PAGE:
A few days ago I put on a shirt that had fit me loosely in Japan and found it was a bit tight. My first thought was that it had gotten shrunk in the wash, but then I realized that that could only be wishful thinking. The hard truth of the matter was that I had changed.
When I had returned from living in Germany I noticed that I had come back in better shape than I had left in, and being a bit of a data geek I decided to try and see if I could quantify this during my stay in Japan. Armed with a few pre-departure readings I headed off in search of truth and knowledge with a tape measure in my suitcase. Although I had continued taking some measurements since my return, I had not bothered to sit down and look at them in any detail… Until the shirt no longer fit.
The results were interesting. I had been in the 170 – 175 lb range for the last several years but never really paid attention to it. I had been what I would classify as moderately active – I didn’t often make use of gyms or fitness centers, but I did go out for walks, cross country skied, and generally stayed in motion… enough to balance off unashamedly sampling the culinary delights to be found at Pike Place market when I was in Seattle. From the time of my arrival in Japan, though, I basically lost weight and inches until I left (despite trying as many different foods as I could), and I came home at roughly the size I recall being when I graduated from high school. Within a few days of being home, I found myself spending quite a bit of time on the road, mainly in Tucson, and all the improvements of Japan went away in a matter of weeks until by the end of the year I was larger and heavier than I have ever been.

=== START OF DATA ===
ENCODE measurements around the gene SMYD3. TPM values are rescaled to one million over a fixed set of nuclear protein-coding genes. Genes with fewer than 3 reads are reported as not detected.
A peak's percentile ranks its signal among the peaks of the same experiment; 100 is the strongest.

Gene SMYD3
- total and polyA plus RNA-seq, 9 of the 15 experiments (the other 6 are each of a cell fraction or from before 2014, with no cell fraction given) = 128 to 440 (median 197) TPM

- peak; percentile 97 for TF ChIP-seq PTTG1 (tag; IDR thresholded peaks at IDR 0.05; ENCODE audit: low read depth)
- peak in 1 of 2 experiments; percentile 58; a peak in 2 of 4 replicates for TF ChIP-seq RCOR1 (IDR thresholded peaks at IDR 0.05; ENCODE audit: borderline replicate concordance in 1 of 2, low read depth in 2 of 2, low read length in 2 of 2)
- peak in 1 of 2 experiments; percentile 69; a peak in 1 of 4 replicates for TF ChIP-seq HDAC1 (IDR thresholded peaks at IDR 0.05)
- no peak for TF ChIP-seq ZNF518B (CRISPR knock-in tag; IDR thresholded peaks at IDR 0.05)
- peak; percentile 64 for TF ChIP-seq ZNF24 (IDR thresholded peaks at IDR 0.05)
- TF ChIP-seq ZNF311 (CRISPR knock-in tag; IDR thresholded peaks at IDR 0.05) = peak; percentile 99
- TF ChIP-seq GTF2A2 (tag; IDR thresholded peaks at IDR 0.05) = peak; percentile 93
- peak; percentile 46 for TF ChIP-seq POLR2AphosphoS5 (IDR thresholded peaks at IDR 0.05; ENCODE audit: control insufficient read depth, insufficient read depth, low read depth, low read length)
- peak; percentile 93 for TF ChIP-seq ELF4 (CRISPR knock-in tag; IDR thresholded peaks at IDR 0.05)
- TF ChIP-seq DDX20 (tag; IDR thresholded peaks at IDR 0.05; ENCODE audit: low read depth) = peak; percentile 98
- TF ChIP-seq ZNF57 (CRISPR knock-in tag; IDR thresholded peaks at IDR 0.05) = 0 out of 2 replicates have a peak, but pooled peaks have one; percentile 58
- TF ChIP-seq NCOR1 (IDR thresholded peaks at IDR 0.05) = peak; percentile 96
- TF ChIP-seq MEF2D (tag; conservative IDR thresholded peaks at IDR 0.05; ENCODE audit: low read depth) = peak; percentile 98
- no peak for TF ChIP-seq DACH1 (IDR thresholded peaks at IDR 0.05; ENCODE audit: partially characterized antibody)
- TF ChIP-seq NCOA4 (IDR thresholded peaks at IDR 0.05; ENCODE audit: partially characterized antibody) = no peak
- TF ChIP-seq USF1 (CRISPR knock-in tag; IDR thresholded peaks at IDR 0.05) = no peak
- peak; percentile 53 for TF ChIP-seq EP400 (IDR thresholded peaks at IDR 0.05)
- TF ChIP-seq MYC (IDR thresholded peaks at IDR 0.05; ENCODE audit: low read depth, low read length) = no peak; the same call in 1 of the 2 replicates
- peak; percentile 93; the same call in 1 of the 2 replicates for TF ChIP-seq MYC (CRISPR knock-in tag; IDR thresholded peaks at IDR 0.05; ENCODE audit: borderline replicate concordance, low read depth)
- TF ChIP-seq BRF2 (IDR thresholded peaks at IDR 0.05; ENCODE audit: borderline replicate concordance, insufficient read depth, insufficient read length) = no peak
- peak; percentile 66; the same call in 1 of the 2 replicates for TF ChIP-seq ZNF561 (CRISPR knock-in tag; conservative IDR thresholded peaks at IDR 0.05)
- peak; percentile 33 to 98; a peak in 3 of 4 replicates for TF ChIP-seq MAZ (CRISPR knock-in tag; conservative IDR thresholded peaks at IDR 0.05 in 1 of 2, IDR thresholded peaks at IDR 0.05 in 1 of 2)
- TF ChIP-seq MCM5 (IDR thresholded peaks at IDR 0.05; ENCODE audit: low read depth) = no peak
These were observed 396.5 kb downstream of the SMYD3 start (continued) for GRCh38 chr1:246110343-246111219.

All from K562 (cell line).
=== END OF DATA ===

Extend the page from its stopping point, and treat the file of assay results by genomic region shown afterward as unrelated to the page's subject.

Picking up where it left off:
The cause is incredibly simple: higher calorie intake and lower energy expenditure in Tucson. In both Tokyo and Tucson I usually ate out at least one meal a day, but in general portion sizes in Tokyo were smaller and there were fewer high calorie “additions” with a meal. Likewise, Tokyo was a city set-up for walking – when I got a pedometer toward the end of my stay I found I was averaging between 20,000 and 25,000 steps a day, almost without realizing it. In Tucson that dropped to 5,000 steps a day or less – partly due to the weather (walking in the heat of mid-summer Tucson is not overly pleasant) but mainly due to the automobile culture.
My experiences with living in Germany and Japan have been that for me leaving the US culture behind generally leads to improved health and fitness. There are of course exceptions, and perhaps it isn’t fair to compare one of the world’s major cities with a sprawling collection of desert communities, but there are some basic areas that could be easily improved for the US to become a bit more competitive.